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Investigative journalism can shake up a school system

Notebook stories have led to policy changes, government inquiries, and turnover at the top.

This article was originally published in The Notebook. In August 2020, The Notebook became Chalkbeat Philadelphia.

The Notebook was created 20 years ago as an in-depth, independent news source serving a grassroots audience. Its initial focus was on providing information to people concerned about Philadelphia public education so they could help reshape and improve the schools.

But as it grew and became widely read, its journalism more aggressively kept watch on decision-makers. Several stories have triggered major changes.

A 2009 Inquirer editorial called the Notebook “an effective watchdog striving to hold schools and administrators accountable.” Notebook reporting later helped expose secret dealings that led to the resignation of a School Reform Commission chairman and prompted a statewide investigation of adult cheating on standardized tests.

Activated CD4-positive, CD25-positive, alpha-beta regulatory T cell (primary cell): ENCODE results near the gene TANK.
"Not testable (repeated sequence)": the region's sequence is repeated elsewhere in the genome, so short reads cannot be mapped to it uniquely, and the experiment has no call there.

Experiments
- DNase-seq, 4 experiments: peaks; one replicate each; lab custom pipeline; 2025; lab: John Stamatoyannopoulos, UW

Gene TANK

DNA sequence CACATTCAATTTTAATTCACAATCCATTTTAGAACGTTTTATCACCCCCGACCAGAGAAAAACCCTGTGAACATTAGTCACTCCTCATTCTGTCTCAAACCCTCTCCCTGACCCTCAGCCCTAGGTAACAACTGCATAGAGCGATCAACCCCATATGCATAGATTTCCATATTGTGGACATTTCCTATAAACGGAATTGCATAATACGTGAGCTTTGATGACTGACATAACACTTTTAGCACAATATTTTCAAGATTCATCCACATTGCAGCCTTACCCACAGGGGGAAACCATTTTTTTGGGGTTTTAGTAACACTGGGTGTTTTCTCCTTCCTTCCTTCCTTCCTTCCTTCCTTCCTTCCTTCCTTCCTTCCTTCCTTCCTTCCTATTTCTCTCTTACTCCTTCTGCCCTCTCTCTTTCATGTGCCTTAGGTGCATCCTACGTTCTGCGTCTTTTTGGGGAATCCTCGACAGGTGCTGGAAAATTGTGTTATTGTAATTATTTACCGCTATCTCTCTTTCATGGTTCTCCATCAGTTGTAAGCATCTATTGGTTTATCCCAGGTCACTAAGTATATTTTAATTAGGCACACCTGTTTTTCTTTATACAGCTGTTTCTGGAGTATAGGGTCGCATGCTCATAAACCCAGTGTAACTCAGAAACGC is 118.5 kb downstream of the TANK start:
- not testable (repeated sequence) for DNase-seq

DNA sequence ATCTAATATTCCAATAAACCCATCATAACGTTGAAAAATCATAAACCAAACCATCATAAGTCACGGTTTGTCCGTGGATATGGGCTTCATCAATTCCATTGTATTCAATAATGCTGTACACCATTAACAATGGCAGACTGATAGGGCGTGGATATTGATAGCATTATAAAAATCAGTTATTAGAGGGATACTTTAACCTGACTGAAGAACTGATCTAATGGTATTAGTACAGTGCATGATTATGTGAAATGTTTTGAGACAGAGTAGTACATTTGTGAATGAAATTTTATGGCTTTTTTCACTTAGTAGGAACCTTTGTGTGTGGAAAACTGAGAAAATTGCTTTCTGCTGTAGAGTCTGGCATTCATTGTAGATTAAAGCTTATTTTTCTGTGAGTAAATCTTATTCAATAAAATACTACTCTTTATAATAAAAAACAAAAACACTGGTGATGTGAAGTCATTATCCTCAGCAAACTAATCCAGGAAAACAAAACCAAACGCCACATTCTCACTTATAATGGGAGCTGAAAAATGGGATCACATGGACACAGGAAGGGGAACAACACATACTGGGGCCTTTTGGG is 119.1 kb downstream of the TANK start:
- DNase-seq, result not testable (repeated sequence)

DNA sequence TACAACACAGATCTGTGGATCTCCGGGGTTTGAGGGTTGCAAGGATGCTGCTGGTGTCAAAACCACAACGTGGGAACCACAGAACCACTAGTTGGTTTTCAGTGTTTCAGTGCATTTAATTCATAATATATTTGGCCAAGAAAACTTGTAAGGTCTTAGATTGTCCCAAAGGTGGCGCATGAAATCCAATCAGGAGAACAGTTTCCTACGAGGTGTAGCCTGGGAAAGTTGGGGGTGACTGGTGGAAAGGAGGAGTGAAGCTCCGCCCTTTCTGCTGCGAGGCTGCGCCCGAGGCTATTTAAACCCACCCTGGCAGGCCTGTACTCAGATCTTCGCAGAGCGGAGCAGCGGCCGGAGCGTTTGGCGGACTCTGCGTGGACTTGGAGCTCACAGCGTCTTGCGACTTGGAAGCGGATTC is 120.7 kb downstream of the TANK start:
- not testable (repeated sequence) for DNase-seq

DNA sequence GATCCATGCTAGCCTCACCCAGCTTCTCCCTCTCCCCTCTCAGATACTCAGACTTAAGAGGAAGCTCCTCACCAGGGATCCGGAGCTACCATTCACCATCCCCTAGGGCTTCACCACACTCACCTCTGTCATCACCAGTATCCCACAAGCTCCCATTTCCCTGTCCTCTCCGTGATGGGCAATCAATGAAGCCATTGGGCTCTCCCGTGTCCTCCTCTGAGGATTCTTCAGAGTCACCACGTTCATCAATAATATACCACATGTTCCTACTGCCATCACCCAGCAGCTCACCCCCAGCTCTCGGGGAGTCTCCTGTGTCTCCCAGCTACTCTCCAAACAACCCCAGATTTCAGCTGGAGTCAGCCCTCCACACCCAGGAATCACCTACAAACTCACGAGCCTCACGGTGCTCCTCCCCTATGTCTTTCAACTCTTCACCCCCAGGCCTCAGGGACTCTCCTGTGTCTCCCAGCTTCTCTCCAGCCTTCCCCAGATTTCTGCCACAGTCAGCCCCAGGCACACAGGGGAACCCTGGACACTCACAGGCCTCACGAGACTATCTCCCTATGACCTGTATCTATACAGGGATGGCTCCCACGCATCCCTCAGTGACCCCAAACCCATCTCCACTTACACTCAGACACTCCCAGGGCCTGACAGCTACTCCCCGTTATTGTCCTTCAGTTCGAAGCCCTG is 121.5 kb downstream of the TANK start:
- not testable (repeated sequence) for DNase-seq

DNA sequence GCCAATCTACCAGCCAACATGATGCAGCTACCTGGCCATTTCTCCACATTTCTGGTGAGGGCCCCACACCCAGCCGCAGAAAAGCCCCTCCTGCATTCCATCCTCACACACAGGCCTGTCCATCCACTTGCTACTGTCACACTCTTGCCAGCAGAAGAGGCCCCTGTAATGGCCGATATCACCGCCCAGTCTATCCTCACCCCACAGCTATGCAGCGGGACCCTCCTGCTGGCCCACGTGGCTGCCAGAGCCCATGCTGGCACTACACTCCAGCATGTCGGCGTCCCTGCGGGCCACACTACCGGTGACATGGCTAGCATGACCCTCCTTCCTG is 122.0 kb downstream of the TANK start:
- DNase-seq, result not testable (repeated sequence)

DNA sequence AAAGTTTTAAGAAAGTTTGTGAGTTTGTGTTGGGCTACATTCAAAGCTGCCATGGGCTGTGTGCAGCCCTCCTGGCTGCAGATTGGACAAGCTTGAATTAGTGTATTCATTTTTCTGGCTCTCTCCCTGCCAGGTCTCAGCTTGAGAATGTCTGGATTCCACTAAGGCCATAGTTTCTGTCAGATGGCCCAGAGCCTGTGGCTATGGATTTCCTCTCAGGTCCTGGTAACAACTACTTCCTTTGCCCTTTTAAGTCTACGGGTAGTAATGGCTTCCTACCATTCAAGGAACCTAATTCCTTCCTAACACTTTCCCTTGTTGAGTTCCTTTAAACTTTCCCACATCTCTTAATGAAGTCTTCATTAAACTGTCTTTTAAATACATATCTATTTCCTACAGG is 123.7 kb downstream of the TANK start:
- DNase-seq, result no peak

Here are four Notebook investigations that directly impacted how things are done in Philadelphia schools.

1. Kindergarten suspensions

The Notebook made its first splash in the national press in 2002. The winter issue highlighted what looked like a sharp increase in suspensions of young students in the wake of a new “zero tolerance” discipline policy.

Our finding that 33 Philadelphia kindergartners had been suspended in the first 10 weeks of the school year, compared to only one in the same period a year earlier, was picked up by national news media including the New York Times, CNN, and ABC. The issue’s “Eye on Special Education” column highlighted a kindergartner with cerebral palsy and developmental delays who had already received two long suspensions.